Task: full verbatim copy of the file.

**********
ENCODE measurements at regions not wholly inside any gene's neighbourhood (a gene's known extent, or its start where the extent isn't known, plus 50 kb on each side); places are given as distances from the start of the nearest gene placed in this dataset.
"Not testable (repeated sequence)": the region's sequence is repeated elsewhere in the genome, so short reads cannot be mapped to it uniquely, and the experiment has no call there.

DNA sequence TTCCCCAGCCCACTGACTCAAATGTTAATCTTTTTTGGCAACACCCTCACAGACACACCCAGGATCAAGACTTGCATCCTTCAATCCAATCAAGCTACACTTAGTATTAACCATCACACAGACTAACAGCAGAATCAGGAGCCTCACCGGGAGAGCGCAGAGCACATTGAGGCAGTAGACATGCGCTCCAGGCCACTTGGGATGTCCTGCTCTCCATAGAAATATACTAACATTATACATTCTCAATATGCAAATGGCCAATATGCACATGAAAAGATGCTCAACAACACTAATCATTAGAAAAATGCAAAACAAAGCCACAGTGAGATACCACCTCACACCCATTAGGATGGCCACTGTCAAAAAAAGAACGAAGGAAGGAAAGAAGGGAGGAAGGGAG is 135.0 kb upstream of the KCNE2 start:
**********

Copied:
ENCODE measurements at regions not wholly inside any gene's neighbourhood (a gene's known extent, or its start where the extent isn't known, plus 50 kb on each side); places are given as distances from the start of the nearest gene placed in this dataset.
"Not testable (repeated sequence)": the region's sequence is repeated elsewhere in the genome, so short reads cannot be mapped to it uniquely, and the experiment has no call there.

DNA sequence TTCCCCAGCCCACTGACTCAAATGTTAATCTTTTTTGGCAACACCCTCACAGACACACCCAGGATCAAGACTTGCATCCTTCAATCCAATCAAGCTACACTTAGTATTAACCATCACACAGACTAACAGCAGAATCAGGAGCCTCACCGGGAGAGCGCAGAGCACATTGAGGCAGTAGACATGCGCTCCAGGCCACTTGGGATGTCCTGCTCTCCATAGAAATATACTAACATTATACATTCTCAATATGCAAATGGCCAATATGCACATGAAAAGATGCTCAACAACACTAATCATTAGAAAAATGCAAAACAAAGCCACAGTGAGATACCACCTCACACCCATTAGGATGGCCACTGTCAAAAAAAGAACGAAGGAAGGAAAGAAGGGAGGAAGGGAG is 135.0 kb upstream of the KCNE2 start: